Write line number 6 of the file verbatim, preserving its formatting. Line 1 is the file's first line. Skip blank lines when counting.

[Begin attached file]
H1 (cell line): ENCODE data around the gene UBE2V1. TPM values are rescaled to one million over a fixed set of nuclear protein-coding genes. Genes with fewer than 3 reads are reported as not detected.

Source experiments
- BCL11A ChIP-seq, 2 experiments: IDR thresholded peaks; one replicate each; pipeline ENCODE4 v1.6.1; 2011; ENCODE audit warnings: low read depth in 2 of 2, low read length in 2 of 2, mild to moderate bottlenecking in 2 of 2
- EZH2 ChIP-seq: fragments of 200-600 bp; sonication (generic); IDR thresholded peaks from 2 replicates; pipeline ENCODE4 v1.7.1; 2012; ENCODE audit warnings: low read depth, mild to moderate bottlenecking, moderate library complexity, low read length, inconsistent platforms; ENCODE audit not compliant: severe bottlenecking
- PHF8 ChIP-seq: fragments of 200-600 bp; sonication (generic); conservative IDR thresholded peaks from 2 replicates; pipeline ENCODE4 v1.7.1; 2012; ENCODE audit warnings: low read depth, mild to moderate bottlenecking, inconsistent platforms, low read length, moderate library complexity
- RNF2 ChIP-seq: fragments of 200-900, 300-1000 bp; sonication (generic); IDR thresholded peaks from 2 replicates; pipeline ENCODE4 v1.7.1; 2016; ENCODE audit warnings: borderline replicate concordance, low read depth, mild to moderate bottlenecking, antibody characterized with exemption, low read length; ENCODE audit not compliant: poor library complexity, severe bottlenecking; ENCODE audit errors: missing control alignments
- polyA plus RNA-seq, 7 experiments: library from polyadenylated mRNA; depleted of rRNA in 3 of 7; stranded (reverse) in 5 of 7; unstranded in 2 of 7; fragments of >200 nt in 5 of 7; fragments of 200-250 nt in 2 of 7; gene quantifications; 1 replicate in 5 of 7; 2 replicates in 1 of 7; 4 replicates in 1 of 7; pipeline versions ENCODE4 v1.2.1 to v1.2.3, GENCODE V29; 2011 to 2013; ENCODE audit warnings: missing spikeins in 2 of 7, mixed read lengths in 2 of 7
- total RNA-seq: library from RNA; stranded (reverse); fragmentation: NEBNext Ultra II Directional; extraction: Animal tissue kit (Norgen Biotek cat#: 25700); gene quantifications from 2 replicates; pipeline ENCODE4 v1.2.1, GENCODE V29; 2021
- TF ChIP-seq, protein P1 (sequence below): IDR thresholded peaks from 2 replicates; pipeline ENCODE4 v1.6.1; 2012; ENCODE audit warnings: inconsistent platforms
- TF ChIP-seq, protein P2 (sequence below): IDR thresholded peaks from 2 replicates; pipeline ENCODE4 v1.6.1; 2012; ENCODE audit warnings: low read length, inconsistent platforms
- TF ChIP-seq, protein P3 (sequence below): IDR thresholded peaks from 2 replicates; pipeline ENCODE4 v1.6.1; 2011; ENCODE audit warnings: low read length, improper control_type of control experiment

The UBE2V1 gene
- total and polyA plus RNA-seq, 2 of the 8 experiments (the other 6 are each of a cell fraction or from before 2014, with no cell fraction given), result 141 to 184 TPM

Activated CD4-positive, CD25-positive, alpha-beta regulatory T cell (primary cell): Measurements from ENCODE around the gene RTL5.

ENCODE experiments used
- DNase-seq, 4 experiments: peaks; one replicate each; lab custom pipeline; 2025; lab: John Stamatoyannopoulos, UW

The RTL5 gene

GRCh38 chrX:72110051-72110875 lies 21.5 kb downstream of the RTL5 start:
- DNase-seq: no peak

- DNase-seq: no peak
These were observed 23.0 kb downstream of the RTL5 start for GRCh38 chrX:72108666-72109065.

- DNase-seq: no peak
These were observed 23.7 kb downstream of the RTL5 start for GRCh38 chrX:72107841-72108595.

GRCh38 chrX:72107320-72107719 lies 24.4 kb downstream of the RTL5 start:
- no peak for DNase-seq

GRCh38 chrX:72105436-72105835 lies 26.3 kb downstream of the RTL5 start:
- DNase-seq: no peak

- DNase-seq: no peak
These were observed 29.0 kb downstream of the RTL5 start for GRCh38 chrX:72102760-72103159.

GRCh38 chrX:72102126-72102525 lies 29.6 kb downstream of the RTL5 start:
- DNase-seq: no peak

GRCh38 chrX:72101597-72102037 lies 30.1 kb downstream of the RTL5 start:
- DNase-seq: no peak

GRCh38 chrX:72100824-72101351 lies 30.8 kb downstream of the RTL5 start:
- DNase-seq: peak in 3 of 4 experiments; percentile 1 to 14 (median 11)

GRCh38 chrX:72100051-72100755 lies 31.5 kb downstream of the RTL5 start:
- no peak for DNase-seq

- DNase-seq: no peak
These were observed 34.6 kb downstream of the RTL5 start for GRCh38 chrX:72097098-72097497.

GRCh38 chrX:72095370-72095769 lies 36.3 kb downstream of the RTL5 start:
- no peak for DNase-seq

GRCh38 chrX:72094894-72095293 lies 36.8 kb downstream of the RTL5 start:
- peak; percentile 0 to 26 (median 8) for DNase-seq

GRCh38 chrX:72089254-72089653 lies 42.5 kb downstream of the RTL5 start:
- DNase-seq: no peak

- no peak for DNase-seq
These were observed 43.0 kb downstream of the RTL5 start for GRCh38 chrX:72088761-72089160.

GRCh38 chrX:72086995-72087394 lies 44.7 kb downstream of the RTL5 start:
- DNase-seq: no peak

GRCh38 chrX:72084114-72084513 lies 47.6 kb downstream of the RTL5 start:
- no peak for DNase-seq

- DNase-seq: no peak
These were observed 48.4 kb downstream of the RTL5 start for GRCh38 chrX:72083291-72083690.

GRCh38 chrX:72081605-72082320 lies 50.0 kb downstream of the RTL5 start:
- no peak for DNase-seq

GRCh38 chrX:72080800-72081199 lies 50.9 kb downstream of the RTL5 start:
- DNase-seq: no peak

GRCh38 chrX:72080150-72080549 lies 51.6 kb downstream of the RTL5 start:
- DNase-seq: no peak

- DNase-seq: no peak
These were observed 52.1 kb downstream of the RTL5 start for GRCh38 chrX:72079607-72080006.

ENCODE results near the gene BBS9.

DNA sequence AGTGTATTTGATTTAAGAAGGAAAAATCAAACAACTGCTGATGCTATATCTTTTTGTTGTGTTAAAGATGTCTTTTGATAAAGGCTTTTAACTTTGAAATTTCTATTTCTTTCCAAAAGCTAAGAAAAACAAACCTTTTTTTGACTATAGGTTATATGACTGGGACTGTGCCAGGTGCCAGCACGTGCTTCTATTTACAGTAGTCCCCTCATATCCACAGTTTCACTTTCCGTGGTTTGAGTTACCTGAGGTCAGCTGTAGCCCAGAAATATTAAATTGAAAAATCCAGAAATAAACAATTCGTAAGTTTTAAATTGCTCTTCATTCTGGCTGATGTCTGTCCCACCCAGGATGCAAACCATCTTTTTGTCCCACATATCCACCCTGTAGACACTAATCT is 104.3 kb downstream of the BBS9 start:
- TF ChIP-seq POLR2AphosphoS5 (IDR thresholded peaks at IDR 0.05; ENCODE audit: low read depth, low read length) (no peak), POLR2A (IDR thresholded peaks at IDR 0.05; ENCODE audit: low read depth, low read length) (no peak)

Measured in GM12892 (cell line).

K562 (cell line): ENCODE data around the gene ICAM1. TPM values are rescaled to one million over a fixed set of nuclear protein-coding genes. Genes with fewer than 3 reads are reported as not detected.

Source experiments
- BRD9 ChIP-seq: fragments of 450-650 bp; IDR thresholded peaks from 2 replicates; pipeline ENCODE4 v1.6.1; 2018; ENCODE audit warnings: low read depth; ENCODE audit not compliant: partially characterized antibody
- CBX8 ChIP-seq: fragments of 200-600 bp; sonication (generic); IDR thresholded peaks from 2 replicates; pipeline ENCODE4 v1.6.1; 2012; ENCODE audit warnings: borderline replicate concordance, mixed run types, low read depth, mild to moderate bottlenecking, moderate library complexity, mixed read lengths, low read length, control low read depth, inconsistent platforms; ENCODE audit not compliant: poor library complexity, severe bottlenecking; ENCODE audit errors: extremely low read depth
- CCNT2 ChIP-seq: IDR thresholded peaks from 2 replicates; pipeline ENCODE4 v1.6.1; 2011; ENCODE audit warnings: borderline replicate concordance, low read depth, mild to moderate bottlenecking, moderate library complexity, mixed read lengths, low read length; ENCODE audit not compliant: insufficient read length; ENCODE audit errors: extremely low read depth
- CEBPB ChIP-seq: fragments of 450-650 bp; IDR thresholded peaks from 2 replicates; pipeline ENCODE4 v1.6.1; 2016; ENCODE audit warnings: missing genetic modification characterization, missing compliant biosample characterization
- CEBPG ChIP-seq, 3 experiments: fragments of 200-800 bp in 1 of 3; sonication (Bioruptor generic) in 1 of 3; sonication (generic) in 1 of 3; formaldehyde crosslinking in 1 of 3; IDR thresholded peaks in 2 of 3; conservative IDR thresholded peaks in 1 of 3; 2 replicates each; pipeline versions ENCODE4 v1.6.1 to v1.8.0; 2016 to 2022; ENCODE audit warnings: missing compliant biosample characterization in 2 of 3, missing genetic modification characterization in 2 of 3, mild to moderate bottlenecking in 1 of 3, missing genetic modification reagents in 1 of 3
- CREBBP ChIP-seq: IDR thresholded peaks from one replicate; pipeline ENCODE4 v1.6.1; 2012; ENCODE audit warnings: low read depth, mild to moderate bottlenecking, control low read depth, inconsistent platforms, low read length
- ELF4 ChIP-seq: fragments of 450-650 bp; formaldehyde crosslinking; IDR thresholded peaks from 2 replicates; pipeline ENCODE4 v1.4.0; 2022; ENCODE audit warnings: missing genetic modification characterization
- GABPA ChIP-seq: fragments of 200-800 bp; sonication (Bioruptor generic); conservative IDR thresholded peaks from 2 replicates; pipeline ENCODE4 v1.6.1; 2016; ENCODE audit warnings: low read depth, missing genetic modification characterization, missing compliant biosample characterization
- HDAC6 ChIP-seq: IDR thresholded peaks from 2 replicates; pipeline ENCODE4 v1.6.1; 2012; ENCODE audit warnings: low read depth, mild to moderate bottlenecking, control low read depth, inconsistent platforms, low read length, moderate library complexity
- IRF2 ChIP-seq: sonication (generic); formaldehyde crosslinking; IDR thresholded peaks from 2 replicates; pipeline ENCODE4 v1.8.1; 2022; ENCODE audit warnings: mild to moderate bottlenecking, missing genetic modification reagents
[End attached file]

- RNF2 ChIP-seq: fragments of 200-900, 300-1000 bp; sonication (generic); IDR thresholded peaks from 2 replicates; pipeline ENCODE4 v1.7.1; 2016; ENCODE audit warnings: borderline replicate concordance, low read depth, mild to moderate bottlenecking, antibody characterized with exemption, low read length; ENCODE audit not compliant: poor library complexity, severe bottlenecking; ENCODE audit errors: missing control alignments